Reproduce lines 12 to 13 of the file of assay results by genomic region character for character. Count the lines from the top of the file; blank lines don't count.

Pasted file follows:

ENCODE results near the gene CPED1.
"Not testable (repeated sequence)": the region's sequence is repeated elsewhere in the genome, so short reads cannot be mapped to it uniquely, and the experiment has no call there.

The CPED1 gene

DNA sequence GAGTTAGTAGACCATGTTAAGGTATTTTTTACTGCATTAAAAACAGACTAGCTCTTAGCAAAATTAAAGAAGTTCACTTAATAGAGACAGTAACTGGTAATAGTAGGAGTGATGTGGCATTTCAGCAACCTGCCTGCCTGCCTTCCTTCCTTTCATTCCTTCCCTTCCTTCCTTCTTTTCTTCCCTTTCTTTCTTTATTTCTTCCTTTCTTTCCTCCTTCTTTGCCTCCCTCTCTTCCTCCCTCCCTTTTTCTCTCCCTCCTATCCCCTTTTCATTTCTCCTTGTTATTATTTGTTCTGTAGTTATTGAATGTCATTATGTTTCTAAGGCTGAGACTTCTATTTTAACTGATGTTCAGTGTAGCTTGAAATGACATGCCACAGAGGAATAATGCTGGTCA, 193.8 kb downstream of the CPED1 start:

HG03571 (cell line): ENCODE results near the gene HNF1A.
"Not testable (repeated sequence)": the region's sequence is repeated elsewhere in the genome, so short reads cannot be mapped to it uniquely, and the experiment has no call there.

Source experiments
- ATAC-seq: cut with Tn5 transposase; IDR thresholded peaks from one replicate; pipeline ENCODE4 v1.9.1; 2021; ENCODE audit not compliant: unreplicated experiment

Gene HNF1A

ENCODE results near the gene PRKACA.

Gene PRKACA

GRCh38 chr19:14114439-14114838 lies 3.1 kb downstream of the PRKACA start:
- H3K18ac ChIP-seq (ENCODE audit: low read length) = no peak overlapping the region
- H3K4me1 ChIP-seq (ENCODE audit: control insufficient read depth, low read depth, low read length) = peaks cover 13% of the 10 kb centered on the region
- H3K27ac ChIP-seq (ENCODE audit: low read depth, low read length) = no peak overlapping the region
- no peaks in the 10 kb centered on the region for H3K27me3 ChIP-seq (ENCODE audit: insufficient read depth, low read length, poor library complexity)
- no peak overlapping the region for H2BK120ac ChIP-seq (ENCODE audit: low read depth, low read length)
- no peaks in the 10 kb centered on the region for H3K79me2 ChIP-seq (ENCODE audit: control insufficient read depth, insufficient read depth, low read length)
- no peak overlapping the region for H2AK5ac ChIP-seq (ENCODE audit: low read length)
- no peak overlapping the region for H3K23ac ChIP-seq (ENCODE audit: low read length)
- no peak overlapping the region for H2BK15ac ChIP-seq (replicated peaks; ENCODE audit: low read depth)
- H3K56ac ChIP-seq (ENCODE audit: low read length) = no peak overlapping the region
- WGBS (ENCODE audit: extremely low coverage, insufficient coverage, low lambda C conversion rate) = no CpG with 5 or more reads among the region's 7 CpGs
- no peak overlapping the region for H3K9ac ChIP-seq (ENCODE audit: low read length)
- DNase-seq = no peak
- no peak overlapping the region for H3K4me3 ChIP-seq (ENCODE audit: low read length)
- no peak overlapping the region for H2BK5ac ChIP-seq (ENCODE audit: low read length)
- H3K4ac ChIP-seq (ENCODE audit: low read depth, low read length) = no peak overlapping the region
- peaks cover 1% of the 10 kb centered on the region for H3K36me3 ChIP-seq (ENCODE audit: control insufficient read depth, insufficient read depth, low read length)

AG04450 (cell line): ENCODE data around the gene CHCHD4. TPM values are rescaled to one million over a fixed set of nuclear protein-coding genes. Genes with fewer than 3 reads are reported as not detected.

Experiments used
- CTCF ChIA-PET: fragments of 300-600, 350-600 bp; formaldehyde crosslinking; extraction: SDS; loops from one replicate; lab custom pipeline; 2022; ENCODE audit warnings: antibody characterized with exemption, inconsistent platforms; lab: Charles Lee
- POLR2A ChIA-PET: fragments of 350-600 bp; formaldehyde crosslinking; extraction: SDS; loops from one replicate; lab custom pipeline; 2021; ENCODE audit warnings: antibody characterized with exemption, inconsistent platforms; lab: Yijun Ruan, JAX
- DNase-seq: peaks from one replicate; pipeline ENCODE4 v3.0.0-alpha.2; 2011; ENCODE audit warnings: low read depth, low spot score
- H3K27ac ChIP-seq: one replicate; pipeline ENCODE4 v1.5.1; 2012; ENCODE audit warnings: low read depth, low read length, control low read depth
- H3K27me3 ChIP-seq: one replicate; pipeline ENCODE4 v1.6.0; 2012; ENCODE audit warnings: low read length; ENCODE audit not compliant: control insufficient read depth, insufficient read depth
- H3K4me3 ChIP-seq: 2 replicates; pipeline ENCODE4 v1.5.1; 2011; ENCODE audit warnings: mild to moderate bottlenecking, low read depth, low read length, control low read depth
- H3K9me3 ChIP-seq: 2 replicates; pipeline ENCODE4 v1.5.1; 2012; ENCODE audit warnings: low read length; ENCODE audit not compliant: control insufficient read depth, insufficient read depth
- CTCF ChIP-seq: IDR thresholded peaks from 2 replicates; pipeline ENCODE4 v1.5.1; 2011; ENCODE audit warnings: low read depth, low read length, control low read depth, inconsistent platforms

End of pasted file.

GRCh38 chr19:14114439-14114838 lies 3.1 kb downstream of the PRKACA start:
- H3K18ac ChIP-seq (ENCODE audit: low read length) = no peak overlapping the region